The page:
12. OpenGL Quake3 ambient lighting

    Here's a good description of the light volume part of the level format: http://www.mralligator.com/q3/#Lightvols Here's an interesting article talking about actually trying to use the light volumes for rendering: http://www.sealeftstudios.com/blog/blog20160617.php
  13. It looks like TransformFrustum only takes a single value as a scale, so even though the matrix supports full XYZ 3d scaling, this just breaks it down to 1D scaling, so the X scale is used for all XYZ values. Oddly, if you look inside the TransformFrustum call, it actually creates a full XYZ 3D vector from the single scale value, then uses that with its internal transformations. It seems like the function should just take a XYZ scale to begin with, instead of converting from/to.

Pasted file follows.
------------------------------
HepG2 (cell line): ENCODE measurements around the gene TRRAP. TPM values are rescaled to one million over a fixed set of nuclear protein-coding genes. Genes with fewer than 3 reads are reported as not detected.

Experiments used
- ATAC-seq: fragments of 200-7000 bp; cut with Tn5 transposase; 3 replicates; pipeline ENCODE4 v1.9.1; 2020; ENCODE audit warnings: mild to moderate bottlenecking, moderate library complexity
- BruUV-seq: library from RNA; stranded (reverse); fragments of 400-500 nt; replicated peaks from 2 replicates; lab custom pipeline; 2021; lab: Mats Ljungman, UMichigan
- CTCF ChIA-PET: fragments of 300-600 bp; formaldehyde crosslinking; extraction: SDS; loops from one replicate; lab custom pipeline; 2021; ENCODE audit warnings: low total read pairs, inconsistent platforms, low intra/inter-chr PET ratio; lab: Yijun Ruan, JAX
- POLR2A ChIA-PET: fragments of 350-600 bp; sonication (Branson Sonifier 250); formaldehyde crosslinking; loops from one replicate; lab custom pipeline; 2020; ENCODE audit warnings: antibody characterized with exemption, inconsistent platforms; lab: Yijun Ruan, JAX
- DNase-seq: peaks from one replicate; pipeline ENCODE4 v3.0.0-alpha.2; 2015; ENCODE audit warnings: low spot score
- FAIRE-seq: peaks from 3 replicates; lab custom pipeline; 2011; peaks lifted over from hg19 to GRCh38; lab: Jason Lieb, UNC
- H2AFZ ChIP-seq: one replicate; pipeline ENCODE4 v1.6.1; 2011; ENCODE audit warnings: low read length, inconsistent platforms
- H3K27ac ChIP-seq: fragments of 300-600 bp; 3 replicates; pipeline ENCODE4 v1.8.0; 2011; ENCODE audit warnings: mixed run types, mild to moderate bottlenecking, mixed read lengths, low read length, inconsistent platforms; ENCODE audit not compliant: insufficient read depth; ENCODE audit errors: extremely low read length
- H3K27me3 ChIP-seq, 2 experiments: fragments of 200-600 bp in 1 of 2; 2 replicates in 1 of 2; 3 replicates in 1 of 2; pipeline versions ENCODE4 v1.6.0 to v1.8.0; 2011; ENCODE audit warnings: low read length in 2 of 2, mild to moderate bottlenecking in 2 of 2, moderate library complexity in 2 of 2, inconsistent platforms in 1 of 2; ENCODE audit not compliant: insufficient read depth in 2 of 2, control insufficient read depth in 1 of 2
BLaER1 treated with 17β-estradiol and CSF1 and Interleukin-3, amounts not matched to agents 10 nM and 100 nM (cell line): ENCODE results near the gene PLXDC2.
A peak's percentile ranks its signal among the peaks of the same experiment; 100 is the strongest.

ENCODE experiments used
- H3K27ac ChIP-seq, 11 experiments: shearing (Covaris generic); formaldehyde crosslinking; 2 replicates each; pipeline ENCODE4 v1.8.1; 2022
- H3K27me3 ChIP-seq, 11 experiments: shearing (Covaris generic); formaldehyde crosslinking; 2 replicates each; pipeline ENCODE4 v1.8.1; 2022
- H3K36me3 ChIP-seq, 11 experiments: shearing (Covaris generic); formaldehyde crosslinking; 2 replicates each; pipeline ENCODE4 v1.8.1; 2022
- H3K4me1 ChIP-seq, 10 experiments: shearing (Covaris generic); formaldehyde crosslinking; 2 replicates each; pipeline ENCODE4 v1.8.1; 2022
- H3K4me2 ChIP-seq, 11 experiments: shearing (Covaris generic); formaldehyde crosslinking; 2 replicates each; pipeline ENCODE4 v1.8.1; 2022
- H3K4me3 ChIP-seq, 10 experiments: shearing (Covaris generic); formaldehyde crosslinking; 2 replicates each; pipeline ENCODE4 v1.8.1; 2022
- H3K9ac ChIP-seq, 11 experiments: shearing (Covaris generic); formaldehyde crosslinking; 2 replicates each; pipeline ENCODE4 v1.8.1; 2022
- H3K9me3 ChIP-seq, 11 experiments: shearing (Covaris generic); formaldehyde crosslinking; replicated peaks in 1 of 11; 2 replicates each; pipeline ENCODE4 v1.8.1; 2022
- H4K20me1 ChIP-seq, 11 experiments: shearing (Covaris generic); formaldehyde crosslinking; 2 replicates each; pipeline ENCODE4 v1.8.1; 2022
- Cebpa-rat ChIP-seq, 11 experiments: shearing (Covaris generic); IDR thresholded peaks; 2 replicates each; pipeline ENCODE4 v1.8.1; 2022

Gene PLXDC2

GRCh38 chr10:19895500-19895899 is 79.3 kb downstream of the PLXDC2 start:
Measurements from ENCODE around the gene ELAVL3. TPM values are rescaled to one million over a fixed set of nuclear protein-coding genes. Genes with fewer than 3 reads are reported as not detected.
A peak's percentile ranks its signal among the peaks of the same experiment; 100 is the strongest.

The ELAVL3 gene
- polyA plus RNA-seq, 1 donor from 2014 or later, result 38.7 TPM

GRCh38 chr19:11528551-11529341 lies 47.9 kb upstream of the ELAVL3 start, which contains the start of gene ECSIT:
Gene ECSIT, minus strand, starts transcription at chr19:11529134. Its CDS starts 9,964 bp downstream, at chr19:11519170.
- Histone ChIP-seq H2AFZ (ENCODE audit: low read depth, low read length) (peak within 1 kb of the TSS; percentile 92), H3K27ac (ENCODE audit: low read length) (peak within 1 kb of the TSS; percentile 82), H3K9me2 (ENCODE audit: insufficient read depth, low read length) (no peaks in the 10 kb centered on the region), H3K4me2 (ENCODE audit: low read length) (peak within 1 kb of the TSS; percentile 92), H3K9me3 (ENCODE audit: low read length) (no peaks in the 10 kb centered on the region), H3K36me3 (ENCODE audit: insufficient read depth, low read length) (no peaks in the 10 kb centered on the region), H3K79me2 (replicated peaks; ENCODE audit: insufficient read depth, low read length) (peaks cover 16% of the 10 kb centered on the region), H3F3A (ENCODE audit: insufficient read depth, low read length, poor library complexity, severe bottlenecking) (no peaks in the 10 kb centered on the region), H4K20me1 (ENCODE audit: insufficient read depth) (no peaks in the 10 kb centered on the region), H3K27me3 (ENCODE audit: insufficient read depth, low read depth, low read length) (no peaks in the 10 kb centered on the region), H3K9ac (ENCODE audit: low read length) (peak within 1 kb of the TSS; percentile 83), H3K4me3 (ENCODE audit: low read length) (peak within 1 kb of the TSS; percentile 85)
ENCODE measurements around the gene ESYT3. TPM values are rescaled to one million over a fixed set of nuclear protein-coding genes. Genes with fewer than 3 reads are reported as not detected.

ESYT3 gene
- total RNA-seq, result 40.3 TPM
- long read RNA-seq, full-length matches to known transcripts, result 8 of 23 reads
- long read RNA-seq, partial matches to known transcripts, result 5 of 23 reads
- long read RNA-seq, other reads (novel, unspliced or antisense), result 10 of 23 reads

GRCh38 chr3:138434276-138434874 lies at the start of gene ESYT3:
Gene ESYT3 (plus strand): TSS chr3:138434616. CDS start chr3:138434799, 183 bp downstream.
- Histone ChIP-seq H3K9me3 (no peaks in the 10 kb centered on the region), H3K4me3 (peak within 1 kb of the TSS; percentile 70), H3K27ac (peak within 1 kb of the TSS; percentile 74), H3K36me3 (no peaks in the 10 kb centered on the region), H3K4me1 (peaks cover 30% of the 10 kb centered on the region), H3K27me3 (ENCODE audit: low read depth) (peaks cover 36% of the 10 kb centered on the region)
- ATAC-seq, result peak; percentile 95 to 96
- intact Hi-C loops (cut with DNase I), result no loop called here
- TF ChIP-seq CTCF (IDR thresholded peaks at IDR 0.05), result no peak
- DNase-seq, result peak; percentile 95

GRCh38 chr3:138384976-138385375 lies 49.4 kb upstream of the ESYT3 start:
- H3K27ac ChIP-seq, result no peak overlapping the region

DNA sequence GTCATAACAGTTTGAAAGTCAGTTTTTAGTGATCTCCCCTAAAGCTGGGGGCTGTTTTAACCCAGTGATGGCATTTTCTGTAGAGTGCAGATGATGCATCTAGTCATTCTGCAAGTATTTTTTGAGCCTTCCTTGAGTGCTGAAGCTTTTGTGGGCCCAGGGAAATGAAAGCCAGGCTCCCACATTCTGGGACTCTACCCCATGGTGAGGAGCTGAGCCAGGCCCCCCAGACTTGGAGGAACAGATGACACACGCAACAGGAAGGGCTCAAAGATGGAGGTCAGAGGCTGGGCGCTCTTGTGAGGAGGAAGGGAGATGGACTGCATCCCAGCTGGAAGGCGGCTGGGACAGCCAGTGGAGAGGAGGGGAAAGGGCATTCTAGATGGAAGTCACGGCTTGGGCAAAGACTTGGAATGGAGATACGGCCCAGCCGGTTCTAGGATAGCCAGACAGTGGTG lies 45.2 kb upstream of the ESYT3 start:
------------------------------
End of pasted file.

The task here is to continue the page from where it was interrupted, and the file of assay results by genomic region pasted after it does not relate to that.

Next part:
14. OpenGL Quake3 ambient lighting

    Quake 3 used a light grid, it's a 3D grid of precomputed lights that it creates during map compile time, then find the closest N lights for the dynamic models that it is rendering. It then just uses simple vertex lighting from that set of lights for that model. This is just for dynamic models though, the scene itself is all precomputed lightmaps (though they are toggled/adjusted to achieve more dynamic effects, like a rockets light trail). The Quake 3 code is readily available online, you can look it over yourself to get an idea of how they did it/
  15. 2D Sprite SDF Tool

    Just to note, all of the steps in the link that Hodgman posted are not specific to Photoshop, you can do the same thing with free software like Gimp. If you just want a command line method, you could perform the same steps via ImageMagick as well, potentially all from a single command line.